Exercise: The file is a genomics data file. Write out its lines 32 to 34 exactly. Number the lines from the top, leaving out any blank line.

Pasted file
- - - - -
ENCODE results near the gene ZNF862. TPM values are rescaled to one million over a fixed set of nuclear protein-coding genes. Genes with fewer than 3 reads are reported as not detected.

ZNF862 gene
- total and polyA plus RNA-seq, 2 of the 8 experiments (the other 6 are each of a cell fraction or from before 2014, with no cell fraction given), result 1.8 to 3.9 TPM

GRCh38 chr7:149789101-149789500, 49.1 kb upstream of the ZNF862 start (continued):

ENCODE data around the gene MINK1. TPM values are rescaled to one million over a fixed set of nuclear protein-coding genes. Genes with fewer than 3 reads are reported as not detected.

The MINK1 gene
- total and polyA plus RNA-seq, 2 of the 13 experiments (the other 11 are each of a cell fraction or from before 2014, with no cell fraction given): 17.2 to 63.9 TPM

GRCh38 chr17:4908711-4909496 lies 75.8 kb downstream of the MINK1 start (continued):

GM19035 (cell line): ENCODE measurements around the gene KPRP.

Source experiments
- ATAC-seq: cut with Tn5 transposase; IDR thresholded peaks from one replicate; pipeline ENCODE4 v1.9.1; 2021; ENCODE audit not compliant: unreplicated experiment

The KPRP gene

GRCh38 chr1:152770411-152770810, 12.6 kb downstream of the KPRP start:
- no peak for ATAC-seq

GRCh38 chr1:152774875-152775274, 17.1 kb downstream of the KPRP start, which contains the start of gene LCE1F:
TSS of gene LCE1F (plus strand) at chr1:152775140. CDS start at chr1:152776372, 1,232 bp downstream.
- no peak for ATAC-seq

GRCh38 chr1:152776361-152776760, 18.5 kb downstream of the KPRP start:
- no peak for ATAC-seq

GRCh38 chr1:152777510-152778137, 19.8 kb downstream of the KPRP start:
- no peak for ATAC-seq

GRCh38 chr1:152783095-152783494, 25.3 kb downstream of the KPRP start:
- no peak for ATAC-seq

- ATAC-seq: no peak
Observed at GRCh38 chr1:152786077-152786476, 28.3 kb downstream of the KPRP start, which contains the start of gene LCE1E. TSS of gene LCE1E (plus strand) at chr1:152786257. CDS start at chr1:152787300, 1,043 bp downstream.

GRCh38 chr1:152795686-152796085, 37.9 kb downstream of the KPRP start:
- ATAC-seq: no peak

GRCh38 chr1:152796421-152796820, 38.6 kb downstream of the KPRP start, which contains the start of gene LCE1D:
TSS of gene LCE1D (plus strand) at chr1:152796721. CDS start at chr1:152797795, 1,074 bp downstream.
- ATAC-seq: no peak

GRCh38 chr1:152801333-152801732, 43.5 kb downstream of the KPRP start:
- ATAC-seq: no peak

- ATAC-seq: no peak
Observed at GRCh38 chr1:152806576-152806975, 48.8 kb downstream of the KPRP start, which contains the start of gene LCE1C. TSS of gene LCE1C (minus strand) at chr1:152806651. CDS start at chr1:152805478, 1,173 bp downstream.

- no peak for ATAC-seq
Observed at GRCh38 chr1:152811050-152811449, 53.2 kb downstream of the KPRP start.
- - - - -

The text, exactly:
- ATAC-seq: no peak

- ATAC-seq: no peak
Observed at GRCh38 chr1:152806576-152806975, 48.8 kb downstream of the KPRP start, which contains the start of gene LCE1C. TSS of gene LCE1C (minus strand) at chr1:152806651. CDS start at chr1:152805478, 1,173 bp downstream.